Stack Overflow is a community of 4.7 million programmers, just like you, helping each other.

Join them; it only takes a minute:

Sign up
Join the Stack Overflow community to:
  1. Ask programming questions
  2. Answer and help your peers
  3. Get recognized for your expertise

When working in Objective-C, when is it appropriate to use preprocessor directives like #ifdef, #if, #ifndef, and #define instead of statements like if() and switch()?

share|improve this question

closed as not a real question by Paul R, Pascal Cuoq, Perception, Jonathan Grynspan, Graviton Sep 7 '11 at 2:18

It's difficult to tell what is being asked here. This question is ambiguous, vague, incomplete, overly broad, or rhetorical and cannot be reasonably answered in its current form. For help clarifying this question so that it can be reopened, visit the help center.If this question can be reworded to fit the rules in the help center, please edit the question.

    
To clarify, you're asking the difference between compile-time and run-time "branching"? – Richard Sep 5 '11 at 17:41
    
euh, those two things are entirely different, so I guess you should go read a book on objective c first! – Tony The Lion Sep 5 '11 at 17:42
3  
There are no pros and cons of using one or the other. "as opposed to ..." makes no sense because they are not related in any way. – Marlon Sep 5 '11 at 17:50
    
and maybe read a book on C too... – Paul R Sep 5 '11 at 17:56
up vote 4 down vote accepted

Preprocessor directives like #ifdef, etc. are only valid at compile time. They are not able to make decisions or loops at runtime. They simply regulate what gets compiled and what not.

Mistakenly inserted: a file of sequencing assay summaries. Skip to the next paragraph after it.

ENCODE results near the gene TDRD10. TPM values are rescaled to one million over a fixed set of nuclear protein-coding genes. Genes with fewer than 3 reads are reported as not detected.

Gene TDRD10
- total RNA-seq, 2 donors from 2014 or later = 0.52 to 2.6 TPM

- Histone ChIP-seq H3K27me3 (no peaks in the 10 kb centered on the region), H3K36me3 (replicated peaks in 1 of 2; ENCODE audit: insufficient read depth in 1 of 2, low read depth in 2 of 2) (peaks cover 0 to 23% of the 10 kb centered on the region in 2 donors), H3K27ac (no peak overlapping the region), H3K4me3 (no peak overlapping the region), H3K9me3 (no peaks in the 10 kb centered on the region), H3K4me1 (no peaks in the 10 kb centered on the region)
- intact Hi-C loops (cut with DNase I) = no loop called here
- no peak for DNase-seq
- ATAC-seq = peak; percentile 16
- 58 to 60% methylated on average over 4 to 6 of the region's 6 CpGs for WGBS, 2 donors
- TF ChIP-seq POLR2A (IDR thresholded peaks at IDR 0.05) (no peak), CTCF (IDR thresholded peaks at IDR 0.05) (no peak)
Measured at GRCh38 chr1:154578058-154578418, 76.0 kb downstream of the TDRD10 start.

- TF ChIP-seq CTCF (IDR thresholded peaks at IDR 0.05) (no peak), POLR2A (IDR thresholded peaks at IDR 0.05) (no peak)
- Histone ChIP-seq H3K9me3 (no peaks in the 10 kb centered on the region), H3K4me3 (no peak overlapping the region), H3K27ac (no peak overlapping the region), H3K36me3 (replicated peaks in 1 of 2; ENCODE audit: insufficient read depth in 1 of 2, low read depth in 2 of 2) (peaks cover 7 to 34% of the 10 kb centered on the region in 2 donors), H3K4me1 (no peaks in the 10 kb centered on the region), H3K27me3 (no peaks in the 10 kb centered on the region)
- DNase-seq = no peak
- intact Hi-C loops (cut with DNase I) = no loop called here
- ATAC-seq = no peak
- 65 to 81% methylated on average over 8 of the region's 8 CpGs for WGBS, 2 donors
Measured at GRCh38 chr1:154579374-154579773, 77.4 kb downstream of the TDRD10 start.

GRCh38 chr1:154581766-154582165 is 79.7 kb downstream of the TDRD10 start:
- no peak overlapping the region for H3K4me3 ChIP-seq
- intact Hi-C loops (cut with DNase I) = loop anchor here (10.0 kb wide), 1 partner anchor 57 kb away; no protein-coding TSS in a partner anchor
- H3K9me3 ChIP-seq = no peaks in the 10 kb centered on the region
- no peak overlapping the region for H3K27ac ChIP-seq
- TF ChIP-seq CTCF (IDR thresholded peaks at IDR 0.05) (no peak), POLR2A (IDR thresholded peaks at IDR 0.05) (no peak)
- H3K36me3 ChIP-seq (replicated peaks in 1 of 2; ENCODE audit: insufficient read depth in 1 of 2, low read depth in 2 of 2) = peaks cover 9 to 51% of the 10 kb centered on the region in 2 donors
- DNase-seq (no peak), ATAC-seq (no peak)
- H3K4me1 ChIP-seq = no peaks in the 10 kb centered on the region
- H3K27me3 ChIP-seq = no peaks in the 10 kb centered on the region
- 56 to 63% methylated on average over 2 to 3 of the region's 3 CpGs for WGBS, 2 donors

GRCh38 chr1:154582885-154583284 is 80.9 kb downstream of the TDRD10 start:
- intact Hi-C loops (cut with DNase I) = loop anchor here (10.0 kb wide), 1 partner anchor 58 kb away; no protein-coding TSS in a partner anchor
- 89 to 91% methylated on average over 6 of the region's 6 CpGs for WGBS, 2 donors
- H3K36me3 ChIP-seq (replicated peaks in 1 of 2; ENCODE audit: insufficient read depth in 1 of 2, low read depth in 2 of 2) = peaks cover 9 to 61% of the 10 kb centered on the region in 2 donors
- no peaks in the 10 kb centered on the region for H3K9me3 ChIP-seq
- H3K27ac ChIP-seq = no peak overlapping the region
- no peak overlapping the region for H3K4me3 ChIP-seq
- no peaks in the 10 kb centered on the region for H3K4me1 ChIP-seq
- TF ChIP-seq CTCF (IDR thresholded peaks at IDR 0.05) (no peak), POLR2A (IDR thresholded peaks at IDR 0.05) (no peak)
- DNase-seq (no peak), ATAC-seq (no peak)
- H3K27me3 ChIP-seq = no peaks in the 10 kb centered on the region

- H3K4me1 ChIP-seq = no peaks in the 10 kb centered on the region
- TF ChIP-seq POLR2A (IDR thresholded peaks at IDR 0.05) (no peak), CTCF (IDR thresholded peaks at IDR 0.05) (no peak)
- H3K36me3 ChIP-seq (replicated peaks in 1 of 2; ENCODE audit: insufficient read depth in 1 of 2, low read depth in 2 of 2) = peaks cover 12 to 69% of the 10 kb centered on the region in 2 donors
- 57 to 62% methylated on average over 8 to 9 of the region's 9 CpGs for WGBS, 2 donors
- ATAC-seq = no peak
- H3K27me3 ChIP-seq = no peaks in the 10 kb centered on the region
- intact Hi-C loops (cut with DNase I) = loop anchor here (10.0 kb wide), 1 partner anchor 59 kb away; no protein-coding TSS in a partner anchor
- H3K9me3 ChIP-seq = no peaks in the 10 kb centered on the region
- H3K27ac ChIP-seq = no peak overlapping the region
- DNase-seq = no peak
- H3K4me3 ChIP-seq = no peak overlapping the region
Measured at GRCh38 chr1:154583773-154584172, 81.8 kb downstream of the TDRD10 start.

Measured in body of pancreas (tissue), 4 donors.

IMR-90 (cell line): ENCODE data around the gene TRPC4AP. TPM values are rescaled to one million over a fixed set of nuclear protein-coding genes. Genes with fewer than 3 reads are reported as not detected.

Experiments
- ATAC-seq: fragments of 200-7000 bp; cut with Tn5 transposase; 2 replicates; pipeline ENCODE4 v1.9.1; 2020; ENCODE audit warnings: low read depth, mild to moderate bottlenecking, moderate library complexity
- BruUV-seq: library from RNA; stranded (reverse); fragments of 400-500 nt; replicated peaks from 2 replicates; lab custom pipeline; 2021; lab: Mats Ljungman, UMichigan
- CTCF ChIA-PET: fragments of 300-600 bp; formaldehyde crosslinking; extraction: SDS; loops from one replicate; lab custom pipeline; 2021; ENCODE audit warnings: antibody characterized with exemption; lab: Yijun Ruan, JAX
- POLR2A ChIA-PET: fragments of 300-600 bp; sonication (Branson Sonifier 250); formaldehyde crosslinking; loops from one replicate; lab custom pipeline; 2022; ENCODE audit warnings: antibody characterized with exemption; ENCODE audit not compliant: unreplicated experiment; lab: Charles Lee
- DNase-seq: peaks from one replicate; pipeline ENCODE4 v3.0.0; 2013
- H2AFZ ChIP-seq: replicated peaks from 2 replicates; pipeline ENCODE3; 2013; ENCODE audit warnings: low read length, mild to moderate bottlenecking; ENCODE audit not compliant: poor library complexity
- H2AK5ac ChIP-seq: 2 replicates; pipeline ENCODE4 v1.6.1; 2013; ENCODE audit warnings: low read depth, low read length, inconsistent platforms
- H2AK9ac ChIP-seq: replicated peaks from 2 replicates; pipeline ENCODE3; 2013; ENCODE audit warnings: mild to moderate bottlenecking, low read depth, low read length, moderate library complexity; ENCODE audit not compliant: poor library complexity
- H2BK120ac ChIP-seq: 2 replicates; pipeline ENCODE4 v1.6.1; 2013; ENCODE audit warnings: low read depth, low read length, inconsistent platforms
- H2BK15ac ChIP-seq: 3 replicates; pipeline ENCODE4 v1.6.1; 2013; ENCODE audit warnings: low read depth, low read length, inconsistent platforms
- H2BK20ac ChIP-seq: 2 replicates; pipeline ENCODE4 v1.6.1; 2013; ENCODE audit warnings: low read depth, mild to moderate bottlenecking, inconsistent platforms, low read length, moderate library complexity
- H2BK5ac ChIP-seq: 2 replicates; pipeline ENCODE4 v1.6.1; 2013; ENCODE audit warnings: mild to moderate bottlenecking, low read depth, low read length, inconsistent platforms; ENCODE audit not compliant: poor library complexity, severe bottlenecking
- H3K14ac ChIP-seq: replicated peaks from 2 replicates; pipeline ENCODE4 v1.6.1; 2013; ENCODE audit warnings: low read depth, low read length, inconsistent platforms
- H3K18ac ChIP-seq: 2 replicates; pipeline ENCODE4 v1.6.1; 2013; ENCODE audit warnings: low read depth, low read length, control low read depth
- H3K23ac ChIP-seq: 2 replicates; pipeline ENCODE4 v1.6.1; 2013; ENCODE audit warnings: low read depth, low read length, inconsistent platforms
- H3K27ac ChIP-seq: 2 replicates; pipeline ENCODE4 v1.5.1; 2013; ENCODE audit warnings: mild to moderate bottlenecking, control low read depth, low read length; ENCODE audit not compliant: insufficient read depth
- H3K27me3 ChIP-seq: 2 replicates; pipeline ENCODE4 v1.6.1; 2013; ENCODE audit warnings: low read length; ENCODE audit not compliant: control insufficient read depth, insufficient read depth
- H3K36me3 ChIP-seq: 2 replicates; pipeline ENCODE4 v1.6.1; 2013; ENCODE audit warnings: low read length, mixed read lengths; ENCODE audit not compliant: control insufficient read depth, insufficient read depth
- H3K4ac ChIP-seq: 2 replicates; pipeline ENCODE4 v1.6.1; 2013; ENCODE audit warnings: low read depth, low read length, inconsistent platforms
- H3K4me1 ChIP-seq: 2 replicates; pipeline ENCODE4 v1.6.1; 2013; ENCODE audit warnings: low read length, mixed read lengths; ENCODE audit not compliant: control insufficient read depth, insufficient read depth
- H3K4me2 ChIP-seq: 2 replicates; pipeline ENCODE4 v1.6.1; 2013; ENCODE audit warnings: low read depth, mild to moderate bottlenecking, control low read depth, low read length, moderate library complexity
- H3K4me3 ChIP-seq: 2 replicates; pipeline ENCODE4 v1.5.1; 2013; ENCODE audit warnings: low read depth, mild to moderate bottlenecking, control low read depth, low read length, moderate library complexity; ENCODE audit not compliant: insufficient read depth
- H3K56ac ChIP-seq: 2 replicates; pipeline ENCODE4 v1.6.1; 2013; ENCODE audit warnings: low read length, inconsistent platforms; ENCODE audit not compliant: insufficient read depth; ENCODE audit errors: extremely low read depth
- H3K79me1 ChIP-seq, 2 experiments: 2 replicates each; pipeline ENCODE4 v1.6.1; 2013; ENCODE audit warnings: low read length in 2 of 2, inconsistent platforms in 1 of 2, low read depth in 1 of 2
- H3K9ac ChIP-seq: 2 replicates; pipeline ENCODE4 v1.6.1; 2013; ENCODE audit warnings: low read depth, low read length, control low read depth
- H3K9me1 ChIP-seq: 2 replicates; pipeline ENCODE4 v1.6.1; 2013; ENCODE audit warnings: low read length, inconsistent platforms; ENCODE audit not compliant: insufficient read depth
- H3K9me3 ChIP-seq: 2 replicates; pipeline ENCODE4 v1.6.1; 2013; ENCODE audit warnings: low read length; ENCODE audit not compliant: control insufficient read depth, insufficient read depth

They are totally useless at runtime. They serve a totally different purpose.

share|improve this answer
    
what purpose are they generally used for? – geminiCoder Sep 6 '11 at 8:01
    
Ive been playing around with them I now get what you mean. thanks for clearing it up for me. – geminiCoder Sep 6 '11 at 8:07

These are all part of the C language, there's nothing specific to Objective-C here.

Most of the time in your program logic you're going to be using switches, if-elses, fors, whiles, etc. This applies to C, C++, Objective-C and other C-style languages.

Preprocessor directives are evaluated at compile-time, and so only the preprocessor/compiler is interested in that logic. Your actual program doesn't deal with any of this. You're not going to use directives much except for stuff like architecture differences, compile-time constants, macros and so on.

share|improve this answer

Not the answer you're looking for? Browse other questions tagged or ask your own question.